Royal Museum for Central Africa

Royal Museum For Central Africa


Royal Museum for Central Africa

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The Royal Museum for Central Africa (RMCA) is an ethnographical and natural history museum in Tervuren, just outside Brussels, Belgium. It was first built to show off King Leopold II's Congo Free State for the 1897 World Exhibition. It focuses mainly on Congo, Belgium's former colony. The sphere of influence however (especially regarding to biological research) extends to the whole Congo River basin, Middle Africa, East Africa and West Africa, but tries to integrate Africa as a whole. First purely intended as a colonial museum, after 1960 it became more focused on ethnography and anthropology. Like in most museums, there is a research department and a public exhibit department. Not all research is pertaining to Africa, for example the research on the archaeozoology of Sagalassos. Some researchers have strong ties with the Royal Belgian Institute of Natural Sciences.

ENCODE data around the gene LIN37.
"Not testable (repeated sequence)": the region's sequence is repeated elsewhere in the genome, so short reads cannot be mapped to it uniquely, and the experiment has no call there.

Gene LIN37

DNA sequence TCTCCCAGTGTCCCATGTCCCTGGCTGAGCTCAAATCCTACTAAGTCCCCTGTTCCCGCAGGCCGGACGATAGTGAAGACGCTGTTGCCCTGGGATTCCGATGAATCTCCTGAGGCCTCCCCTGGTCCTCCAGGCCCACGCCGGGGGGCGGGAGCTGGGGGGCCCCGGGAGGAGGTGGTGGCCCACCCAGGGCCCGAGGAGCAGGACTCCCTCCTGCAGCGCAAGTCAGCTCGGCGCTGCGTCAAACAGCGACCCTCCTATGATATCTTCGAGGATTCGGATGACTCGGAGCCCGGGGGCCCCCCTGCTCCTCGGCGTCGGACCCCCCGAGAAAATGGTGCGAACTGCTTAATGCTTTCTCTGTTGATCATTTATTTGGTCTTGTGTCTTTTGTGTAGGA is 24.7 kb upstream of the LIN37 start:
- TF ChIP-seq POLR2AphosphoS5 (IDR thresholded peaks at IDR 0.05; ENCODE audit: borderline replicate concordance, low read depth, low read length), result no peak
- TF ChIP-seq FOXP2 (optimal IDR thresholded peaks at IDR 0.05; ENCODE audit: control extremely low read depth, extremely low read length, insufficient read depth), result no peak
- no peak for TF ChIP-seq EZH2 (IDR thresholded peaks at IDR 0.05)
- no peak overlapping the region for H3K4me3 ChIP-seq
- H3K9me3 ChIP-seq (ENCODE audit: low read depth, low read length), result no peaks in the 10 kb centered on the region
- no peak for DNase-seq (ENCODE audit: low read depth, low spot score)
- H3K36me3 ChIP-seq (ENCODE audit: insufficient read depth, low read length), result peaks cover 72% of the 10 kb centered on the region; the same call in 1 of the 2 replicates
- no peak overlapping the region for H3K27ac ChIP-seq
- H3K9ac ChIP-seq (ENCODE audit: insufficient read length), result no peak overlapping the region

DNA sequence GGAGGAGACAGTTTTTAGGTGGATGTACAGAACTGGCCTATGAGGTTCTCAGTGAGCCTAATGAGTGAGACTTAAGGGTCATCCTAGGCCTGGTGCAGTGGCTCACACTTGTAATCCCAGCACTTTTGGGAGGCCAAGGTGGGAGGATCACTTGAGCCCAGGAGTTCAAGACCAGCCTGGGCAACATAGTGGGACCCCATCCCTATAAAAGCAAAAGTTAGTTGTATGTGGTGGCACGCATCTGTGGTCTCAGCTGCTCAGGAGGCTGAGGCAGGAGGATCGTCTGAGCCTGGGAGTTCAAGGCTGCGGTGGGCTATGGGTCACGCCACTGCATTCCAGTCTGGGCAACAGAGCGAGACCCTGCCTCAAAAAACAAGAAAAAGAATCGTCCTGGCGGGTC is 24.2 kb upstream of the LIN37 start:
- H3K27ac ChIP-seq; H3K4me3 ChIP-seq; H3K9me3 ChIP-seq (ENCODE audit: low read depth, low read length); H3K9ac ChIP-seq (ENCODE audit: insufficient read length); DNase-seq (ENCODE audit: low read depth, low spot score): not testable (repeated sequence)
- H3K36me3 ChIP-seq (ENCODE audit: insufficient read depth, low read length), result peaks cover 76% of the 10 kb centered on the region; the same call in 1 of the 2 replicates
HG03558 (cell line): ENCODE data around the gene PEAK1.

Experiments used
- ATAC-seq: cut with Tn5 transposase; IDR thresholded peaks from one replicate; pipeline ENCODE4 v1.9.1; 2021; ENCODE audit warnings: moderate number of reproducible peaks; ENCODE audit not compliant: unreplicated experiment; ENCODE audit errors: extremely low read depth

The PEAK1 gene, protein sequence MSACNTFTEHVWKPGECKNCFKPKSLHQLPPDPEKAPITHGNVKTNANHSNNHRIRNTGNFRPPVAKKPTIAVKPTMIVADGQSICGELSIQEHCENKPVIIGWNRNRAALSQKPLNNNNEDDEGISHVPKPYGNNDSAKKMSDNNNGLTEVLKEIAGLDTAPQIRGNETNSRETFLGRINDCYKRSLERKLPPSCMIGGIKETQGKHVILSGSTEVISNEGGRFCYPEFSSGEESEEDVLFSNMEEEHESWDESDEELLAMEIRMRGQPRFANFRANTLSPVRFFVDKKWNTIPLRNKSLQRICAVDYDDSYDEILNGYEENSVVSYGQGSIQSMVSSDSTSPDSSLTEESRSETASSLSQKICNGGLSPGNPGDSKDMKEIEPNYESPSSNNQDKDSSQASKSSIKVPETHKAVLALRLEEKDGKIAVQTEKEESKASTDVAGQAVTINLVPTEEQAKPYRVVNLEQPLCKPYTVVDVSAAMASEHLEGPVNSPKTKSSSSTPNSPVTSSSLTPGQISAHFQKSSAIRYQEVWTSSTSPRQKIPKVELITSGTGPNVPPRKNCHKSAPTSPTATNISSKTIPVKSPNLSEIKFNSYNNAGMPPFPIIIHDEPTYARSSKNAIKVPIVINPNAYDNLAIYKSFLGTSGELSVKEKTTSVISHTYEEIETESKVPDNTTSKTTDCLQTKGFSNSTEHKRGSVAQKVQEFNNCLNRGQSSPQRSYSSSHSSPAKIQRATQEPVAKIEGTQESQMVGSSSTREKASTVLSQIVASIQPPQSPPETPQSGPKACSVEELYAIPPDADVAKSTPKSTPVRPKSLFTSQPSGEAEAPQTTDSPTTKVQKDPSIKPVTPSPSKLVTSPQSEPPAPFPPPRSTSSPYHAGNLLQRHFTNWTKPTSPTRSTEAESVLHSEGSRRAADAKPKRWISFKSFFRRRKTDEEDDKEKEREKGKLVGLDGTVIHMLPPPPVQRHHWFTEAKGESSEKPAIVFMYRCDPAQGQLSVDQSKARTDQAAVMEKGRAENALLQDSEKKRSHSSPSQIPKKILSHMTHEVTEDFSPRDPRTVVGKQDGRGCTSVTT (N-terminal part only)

After the Congo Free State was recognized by the Berlin Conference of 1884-1885, King LĂ©opold II decided he had to show the potential of the country in an exhibition. Economic investors had to be attracted and the public had to know this faraway country better. After considering other places, the king decided to have the exhibition in his royal estate at Tervuren. When the 1897 International Exposition was held in Brussels, a colonial section was built in Tervuren with two new transport connections to Brussels city centre, the Avenue de Tervuren and the tramway line. The 44 tram line...
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